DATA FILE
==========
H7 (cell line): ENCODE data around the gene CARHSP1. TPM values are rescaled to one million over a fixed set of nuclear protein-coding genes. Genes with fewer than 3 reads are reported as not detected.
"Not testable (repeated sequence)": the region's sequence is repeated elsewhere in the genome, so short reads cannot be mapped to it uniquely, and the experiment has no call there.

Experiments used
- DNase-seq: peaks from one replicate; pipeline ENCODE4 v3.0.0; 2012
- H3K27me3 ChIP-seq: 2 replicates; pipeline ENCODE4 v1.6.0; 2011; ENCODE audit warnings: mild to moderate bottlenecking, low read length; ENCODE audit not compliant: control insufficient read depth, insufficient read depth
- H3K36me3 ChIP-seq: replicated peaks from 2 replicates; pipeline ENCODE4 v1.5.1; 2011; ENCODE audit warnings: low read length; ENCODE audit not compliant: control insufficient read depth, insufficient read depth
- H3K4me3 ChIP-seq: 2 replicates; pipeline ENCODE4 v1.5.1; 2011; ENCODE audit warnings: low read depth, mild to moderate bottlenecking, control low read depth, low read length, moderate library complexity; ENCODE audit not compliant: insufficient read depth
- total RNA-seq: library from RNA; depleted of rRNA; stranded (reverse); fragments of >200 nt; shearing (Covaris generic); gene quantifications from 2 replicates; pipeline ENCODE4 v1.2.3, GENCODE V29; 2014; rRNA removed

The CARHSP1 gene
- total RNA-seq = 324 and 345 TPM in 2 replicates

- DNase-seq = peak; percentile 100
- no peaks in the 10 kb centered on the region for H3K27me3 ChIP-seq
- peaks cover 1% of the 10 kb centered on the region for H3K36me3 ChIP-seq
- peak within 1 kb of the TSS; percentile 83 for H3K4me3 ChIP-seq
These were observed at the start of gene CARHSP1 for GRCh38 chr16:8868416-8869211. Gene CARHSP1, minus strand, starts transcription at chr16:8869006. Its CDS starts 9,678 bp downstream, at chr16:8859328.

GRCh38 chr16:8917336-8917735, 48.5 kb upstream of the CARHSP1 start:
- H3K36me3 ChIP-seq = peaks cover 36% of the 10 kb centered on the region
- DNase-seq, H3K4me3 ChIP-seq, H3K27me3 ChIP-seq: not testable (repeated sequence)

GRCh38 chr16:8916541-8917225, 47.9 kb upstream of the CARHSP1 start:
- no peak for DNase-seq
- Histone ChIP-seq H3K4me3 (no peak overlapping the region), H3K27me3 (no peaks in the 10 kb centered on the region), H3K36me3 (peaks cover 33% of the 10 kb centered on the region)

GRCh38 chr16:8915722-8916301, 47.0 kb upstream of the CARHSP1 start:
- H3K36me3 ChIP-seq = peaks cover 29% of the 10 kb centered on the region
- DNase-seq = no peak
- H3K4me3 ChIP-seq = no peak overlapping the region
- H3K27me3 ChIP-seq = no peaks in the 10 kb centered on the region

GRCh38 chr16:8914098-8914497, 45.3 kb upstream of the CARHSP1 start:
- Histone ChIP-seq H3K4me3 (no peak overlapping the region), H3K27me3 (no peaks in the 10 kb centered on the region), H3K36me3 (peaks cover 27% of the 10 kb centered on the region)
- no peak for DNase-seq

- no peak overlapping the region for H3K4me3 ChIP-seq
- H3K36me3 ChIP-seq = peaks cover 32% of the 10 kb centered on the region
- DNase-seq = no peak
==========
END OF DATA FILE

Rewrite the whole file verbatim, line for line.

H7 (cell line): ENCODE data around the gene CARHSP1. TPM values are rescaled to one million over a fixed set of nuclear protein-coding genes. Genes with fewer than 3 reads are reported as not detected.
"Not testable (repeated sequence)": the region's sequence is repeated elsewhere in the genome, so short reads cannot be mapped to it uniquely, and the experiment has no call there.

Experiments used
- DNase-seq: peaks from one replicate; pipeline ENCODE4 v3.0.0; 2012
- H3K27me3 ChIP-seq: 2 replicates; pipeline ENCODE4 v1.6.0; 2011; ENCODE audit warnings: mild to moderate bottlenecking, low read length; ENCODE audit not compliant: control insufficient read depth, insufficient read depth
- H3K36me3 ChIP-seq: replicated peaks from 2 replicates; pipeline ENCODE4 v1.5.1; 2011; ENCODE audit warnings: low read length; ENCODE audit not compliant: control insufficient read depth, insufficient read depth
- H3K4me3 ChIP-seq: 2 replicates; pipeline ENCODE4 v1.5.1; 2011; ENCODE audit warnings: low read depth, mild to moderate bottlenecking, control low read depth, low read length, moderate library complexity; ENCODE audit not compliant: insufficient read depth
- total RNA-seq: library from RNA; depleted of rRNA; stranded (reverse); fragments of >200 nt; shearing (Covaris generic); gene quantifications from 2 replicates; pipeline ENCODE4 v1.2.3, GENCODE V29; 2014; rRNA removed

The CARHSP1 gene
- total RNA-seq = 324 and 345 TPM in 2 replicates

- DNase-seq = peak; percentile 100
- no peaks in the 10 kb centered on the region for H3K27me3 ChIP-seq
- peaks cover 1% of the 10 kb centered on the region for H3K36me3 ChIP-seq
- peak within 1 kb of the TSS; percentile 83 for H3K4me3 ChIP-seq
These were observed at the start of gene CARHSP1 for GRCh38 chr16:8868416-8869211. Gene CARHSP1, minus strand, starts transcription at chr16:8869006. Its CDS starts 9,678 bp downstream, at chr16:8859328.

GRCh38 chr16:8917336-8917735, 48.5 kb upstream of the CARHSP1 start:
- H3K36me3 ChIP-seq = peaks cover 36% of the 10 kb centered on the region
- DNase-seq, H3K4me3 ChIP-seq, H3K27me3 ChIP-seq: not testable (repeated sequence)

GRCh38 chr16:8916541-8917225, 47.9 kb upstream of the CARHSP1 start:
- no peak for DNase-seq
- Histone ChIP-seq H3K4me3 (no peak overlapping the region), H3K27me3 (no peaks in the 10 kb centered on the region), H3K36me3 (peaks cover 33% of the 10 kb centered on the region)

GRCh38 chr16:8915722-8916301, 47.0 kb upstream of the CARHSP1 start:
- H3K36me3 ChIP-seq = peaks cover 29% of the 10 kb centered on the region
- DNase-seq = no peak
- H3K4me3 ChIP-seq = no peak overlapping the region
- H3K27me3 ChIP-seq = no peaks in the 10 kb centered on the region

GRCh38 chr16:8914098-8914497, 45.3 kb upstream of the CARHSP1 start:
- Histone ChIP-seq H3K4me3 (no peak overlapping the region), H3K27me3 (no peaks in the 10 kb centered on the region), H3K36me3 (peaks cover 27% of the 10 kb centered on the region)
- no peak for DNase-seq

- no peak overlapping the region for H3K4me3 ChIP-seq
- H3K36me3 ChIP-seq = peaks cover 32% of the 10 kb centered on the region
- DNase-seq = no peak